Striker keen to soak up Linlithgow Rose’s biggest day

Linlithgow striker Colin Strickland gets a close look at the Scottish Cup
Linlithgow striker Colin Strickland gets a close look at the Scottish Cup
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Linlithgow Rose striker Colin Strickland is determined to “enjoy himself” as his team prepare for Saturday’s William Hill Scottish Cup last-16 clash away to Ross County.

The match truly encapsulates the romance of the Cup – a part-time club pitting their wits against a top-flight outfit, who have just put three goals past Ladbrokes Premiership champions Celtic at Hampden to book their place in the Scottish League Cup final.

Days like these don’t come around often for a Junior team, so it will be a day to cherish no matter the final outcome.

Not that Rose go into the fifth-round tie with an inferiorty complex. Far from it.

Strickland, 30, could never have expected to be taking on top-flight opponents at this stage of his career, having played in the Junior game since leaving St Johnstone as a youth.

For him, it’s all about going out and enjoying an occasion which will be the biggest of his career.

“We’re not expected to win the game, so it’s about going in and enjoying the day. Hopefully we can make a good account of ourselves and not let ourselves down,” said Strickland.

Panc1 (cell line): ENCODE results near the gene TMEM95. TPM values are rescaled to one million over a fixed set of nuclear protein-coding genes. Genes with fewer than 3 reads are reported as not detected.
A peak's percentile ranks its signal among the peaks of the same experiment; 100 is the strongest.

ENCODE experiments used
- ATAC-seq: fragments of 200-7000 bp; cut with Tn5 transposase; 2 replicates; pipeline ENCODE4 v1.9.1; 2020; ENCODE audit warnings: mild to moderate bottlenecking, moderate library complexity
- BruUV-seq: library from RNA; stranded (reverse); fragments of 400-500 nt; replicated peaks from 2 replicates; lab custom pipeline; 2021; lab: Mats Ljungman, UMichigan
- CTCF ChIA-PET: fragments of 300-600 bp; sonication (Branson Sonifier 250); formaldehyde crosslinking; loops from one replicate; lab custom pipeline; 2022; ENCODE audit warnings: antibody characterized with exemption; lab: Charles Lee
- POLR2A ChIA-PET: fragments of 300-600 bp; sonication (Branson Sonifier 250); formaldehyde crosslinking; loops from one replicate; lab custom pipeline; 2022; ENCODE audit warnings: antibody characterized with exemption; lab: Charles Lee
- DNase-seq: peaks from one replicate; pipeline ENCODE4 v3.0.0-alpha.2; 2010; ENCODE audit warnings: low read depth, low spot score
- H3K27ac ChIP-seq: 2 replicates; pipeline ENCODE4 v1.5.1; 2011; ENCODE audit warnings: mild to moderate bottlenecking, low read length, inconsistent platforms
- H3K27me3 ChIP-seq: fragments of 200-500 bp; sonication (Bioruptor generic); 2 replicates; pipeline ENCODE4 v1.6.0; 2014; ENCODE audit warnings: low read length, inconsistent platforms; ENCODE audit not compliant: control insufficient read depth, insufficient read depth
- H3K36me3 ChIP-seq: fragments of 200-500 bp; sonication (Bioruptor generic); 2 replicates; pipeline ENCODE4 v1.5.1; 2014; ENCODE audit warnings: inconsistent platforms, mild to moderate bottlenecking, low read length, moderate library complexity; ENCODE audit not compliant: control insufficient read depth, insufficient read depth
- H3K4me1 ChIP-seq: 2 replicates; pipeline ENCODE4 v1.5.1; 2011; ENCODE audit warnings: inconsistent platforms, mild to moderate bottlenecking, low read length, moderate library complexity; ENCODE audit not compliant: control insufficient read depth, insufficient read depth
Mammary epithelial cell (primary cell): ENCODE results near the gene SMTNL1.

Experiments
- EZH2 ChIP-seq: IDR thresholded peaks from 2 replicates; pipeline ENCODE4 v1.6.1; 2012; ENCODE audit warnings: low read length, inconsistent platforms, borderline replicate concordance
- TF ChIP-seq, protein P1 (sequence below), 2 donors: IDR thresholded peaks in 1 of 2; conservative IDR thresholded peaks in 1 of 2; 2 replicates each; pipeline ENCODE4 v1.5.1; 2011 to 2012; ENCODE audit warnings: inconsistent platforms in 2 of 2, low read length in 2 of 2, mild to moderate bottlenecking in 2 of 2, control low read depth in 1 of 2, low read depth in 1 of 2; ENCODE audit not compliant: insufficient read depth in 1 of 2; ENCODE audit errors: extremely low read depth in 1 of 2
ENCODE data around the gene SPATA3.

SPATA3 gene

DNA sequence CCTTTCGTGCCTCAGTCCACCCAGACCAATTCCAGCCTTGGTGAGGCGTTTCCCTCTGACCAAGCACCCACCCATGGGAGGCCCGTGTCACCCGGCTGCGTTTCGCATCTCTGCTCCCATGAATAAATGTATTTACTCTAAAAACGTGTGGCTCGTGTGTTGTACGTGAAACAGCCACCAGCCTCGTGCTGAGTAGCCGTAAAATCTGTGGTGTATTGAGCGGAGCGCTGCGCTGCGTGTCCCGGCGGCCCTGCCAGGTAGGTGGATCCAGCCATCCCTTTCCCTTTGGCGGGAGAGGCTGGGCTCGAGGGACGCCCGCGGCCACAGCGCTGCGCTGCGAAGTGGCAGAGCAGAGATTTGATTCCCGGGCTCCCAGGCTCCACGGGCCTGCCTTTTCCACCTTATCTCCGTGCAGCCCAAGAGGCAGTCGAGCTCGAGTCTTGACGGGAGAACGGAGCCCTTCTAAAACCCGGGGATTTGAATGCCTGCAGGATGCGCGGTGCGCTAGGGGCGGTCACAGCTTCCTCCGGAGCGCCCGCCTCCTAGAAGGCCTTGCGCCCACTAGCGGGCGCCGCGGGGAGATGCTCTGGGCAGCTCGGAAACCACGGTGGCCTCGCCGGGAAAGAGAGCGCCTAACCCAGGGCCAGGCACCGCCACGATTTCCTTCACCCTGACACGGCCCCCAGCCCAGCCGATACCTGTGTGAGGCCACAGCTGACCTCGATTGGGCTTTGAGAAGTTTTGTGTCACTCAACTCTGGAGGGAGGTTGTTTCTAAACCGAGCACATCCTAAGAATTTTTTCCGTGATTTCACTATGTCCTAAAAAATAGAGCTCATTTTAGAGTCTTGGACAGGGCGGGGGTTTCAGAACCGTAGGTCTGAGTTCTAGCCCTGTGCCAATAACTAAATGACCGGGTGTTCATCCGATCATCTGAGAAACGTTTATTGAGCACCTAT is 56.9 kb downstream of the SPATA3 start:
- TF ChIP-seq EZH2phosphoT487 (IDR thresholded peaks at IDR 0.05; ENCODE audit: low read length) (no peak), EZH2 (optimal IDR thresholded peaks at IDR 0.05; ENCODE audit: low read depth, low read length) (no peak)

“The whole town and the supporters have backed us all the way from the start of the competition. We’ve travelled down to Gala, up to Clach, up to Wick twice and up to Forfar twice – everyone has got behind the club and it’s been great.

“For all the hard work and everything we’ve done, it’s great to get a reward and test ourselves against a Premiership side, who are fourth in the table and are in the League Cup final. It’s good to test yourselves at that level and we’ll see how we get on on the day. You never know. We’re realistic as well. I think it’s more about enjoying ourselves on the day and just trying to do as well as we can.”

Rose haven’t had it easy – to say the least – on their run to the fifth round. The trip to Dingwall will take their Cup mileage above the 2000 mark, the four preceding rounds having seen them travel all over Scotland with late call-offs, postponements, flares and smokebombs thrown in.

A match of this stature might faze a part-time club, who are used to playing in front of several hundred spectators. But Rose have battled against adversity to reach this stage.

“We’re not nervous going into the game at all,” contined Strickland, who is hoping to come up against an old school friend in County’s Scott Boyd. “The whole cup run has been fantastic. It’s all about looking forward to it because you don’t know how many more days you’ll get like this with the level we play at it.”